During a briefing with the OpenMPE board yesterday, chairman Birket Foster noted that the former e3000 business manager Jennie Hou is now working at HP's Enterprise Storage and Servers group. Ross McDonald, Hou's supervisor while at the 3000 division, is reported to be at work on technical projects for HP's Unix servers. Much of the 3000 community at HP has moved away to other parts of HP. This exodus, sparked by the flame-out of 3000-style products at Hewlett-Packard, was kindled by the relatively-new HP Development Company L.P., organized to wrest maximum value from the property rights of HP products.
HPDC is a very different HP from the company you may have known over the past three decades. Changes to any business are inevitable over as many years as Hewlett-Packard has operated. The rate of change and depth of difference can vary, however. The differences represented by HPDC what the migrating 3000 customers, staying with HP on new platforms, must accept and embrace. If a business cannot manage $100 million in revenues per quarter, HPDC can't find a place for it.
And for the homesteaders, that sound you heard this quarter starting with the final HP advisory on the 3000? It was the footsteps of HP, the Hewlett-Packard you knew when you bought your first HP 3000. And like Elvis ending a night of songs, HP was leaving the 3000 building. When HP’s labs finally shut out the MPE lights, some of HP’s last friends of the computer had to leave the vendor’s tough bouncers guarding the door. HPDC now has its hand on the spigot of software for the community.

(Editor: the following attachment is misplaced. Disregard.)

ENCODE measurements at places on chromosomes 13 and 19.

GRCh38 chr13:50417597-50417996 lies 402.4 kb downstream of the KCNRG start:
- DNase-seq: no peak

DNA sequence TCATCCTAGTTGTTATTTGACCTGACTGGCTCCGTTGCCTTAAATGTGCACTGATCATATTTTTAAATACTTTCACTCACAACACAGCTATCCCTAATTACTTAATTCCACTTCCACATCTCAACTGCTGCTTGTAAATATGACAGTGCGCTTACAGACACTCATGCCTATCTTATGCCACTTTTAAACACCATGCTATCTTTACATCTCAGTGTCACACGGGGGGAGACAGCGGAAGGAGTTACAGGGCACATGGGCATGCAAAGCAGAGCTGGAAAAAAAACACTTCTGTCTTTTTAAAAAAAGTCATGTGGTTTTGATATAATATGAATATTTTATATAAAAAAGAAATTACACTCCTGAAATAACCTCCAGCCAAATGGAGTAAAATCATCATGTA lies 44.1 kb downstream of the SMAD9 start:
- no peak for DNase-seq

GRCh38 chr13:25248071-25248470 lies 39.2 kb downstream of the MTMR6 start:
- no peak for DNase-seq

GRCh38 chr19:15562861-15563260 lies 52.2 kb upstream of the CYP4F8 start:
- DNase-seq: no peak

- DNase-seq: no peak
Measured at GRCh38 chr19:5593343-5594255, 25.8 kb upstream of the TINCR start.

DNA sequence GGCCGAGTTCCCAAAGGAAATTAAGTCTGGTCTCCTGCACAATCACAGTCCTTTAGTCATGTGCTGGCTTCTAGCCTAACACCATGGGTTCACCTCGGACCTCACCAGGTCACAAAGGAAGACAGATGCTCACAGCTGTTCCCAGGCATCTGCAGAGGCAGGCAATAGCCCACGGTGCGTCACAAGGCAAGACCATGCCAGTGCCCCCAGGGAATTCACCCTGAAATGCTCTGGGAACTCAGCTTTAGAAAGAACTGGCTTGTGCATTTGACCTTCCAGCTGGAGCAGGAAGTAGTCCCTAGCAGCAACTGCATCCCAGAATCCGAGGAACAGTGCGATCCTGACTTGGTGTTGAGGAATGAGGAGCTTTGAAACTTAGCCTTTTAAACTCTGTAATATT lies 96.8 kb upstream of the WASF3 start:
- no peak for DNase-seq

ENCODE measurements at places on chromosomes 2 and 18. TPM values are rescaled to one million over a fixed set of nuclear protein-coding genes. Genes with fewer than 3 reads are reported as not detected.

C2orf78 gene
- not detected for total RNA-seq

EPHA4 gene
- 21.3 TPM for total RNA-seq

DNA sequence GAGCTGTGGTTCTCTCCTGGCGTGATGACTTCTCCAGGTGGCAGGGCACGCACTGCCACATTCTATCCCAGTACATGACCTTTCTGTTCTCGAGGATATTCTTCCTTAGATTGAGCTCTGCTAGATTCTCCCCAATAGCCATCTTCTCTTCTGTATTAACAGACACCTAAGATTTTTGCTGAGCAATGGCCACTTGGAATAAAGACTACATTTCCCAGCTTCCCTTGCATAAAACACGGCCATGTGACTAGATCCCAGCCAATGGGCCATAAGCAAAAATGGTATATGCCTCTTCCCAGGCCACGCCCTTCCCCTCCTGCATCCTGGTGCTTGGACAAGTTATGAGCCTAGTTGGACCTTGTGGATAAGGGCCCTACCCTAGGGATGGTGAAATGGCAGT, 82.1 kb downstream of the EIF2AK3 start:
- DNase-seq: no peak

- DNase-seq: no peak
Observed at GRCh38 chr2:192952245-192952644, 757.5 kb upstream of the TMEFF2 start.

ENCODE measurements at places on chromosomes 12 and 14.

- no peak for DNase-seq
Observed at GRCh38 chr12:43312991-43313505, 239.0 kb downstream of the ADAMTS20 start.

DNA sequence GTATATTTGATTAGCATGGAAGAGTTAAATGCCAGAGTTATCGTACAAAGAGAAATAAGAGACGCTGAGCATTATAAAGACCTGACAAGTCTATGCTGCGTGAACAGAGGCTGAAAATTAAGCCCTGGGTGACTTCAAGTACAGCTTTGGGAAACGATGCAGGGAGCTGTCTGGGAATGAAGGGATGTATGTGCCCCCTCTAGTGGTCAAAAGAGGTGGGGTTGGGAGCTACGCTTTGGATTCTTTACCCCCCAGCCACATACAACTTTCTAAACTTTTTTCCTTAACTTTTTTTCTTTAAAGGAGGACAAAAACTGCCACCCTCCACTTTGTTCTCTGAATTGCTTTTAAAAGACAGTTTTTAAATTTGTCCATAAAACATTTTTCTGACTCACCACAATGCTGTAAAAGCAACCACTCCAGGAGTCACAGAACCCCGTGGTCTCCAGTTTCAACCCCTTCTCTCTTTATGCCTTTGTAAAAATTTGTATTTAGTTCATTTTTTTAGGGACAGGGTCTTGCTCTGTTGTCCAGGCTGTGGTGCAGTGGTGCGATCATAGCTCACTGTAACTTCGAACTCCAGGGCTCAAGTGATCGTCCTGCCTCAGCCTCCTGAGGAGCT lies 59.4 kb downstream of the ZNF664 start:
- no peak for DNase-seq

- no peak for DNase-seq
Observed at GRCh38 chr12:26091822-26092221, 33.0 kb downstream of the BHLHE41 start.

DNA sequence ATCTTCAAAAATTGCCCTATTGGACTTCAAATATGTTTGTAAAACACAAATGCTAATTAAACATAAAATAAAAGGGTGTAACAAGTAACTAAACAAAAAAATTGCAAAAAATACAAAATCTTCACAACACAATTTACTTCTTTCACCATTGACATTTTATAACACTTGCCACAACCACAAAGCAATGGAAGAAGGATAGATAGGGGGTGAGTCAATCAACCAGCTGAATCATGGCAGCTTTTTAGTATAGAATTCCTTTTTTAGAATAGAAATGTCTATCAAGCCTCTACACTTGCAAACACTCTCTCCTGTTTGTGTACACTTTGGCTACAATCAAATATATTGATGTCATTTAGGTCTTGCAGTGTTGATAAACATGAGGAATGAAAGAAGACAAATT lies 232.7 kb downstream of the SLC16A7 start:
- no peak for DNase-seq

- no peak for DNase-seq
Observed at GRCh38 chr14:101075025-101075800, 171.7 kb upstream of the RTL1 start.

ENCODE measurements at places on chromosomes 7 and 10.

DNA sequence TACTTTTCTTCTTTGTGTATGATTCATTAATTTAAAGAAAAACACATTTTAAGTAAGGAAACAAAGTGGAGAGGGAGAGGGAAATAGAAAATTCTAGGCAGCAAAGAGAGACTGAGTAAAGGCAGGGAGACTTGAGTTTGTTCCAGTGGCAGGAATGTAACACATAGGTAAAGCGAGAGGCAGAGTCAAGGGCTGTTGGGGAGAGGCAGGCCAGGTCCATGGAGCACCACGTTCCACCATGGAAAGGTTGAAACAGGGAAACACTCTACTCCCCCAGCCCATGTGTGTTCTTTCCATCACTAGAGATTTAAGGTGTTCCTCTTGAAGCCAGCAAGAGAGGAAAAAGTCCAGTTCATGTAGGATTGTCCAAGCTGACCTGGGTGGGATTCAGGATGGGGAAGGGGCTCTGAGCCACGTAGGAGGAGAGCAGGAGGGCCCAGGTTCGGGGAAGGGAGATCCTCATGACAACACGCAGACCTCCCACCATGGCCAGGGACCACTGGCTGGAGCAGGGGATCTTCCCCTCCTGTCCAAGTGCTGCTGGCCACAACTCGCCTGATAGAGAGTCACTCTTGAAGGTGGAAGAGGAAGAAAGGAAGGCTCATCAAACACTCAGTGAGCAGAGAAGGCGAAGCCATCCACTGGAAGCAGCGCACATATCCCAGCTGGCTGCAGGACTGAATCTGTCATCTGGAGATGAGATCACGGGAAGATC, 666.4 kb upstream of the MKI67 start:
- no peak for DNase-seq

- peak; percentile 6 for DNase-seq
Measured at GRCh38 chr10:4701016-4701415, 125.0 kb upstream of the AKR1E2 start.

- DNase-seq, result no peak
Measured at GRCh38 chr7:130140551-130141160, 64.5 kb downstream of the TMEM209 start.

If you don’t know HPDC, don’t feel left out. This strong arm of HP prefers to remain out of the spotlight, even though every HP top executive carries a job title with the company name attached. It’s a group that polices the intellectual property of Hewlett-Packard. Whatever HP created anywhere, anytime — even the software the vendor improved but did not create — it all carries a price now.
Everyone is entitled to ask to be paid for what they create. In these tough economic days intellectual property, the other IP, is under siege in the markets. Information wants to be free, a mantra that makes more sense when there’s less vendor effort to maintain programs. Software costs pennies on the dollar, compared to the prices vendors collected back when Elvis had already been in his grave for two decades.
It’s now more than three decades since The King shuffled off to a higher jam session, but HP expects no low notes on the IP that it says it controls. Jazz, that rich double-album of software gathered or created by HP’s labs, now falls into the hands of HPDC. That’s why there’s a re-hosting license that HP expects community members to negotiate. No sharing, unless HP approves. HPDC is in charge of keeping the leash tight on every software pup the vendor created.
The reach of HPDC pinned down the sharing of HP's IP in source code as well as freeware created for the 3000 customer. Tomorrow we'll have a look at the impact on the Jazz programs' license program for re-hosting third parties.